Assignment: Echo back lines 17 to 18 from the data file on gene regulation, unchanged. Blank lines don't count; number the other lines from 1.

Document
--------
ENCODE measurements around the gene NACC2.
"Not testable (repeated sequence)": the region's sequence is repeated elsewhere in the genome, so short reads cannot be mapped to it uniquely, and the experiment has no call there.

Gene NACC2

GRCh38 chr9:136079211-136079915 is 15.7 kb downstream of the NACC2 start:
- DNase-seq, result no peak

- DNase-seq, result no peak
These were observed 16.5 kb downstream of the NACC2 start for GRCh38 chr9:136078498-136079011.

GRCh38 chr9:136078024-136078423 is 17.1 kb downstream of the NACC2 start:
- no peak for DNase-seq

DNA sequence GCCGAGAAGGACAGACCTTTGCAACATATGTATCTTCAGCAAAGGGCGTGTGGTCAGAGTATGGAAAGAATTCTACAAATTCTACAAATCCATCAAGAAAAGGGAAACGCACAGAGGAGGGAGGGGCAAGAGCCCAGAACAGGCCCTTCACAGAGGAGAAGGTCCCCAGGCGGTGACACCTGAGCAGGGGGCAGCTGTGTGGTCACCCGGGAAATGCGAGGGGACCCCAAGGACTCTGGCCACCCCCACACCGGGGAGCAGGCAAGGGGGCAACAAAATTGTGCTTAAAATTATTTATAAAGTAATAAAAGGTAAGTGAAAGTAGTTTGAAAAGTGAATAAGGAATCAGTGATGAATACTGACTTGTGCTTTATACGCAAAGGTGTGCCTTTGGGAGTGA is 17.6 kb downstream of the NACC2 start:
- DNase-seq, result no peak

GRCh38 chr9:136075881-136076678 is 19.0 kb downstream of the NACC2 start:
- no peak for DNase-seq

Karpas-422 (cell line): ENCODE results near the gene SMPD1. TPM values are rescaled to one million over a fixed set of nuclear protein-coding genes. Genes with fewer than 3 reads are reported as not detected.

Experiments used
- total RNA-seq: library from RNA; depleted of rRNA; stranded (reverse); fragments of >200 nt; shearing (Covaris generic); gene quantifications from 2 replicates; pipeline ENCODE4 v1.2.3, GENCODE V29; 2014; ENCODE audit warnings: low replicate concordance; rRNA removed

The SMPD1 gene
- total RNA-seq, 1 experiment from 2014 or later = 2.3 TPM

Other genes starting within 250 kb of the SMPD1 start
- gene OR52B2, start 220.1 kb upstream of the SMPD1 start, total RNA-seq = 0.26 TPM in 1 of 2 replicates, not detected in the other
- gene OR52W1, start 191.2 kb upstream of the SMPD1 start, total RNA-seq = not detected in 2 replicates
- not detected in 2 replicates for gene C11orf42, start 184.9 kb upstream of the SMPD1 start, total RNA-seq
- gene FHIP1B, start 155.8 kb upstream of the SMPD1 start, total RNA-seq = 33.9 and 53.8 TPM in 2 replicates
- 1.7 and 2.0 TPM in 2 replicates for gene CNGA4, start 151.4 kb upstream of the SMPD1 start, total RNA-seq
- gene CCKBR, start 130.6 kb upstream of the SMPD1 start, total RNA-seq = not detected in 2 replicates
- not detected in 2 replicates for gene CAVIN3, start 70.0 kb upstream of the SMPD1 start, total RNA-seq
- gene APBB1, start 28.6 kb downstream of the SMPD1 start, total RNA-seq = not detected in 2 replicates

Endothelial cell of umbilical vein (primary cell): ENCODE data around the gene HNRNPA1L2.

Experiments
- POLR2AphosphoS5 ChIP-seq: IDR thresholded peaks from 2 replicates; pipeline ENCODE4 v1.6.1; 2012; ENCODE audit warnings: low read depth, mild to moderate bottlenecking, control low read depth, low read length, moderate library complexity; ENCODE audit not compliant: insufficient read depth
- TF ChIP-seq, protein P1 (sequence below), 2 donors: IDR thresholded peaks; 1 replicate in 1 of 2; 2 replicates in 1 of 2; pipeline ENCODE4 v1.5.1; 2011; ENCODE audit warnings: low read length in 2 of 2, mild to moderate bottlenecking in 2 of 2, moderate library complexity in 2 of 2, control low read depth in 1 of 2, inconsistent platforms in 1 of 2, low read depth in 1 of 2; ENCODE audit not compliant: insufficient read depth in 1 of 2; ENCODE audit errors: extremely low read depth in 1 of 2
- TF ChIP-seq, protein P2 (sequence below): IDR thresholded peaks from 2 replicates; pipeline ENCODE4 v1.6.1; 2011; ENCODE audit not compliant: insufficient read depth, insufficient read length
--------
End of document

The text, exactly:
The SMPD1 gene
- total RNA-seq, 1 experiment from 2014 or later = 2.3 TPM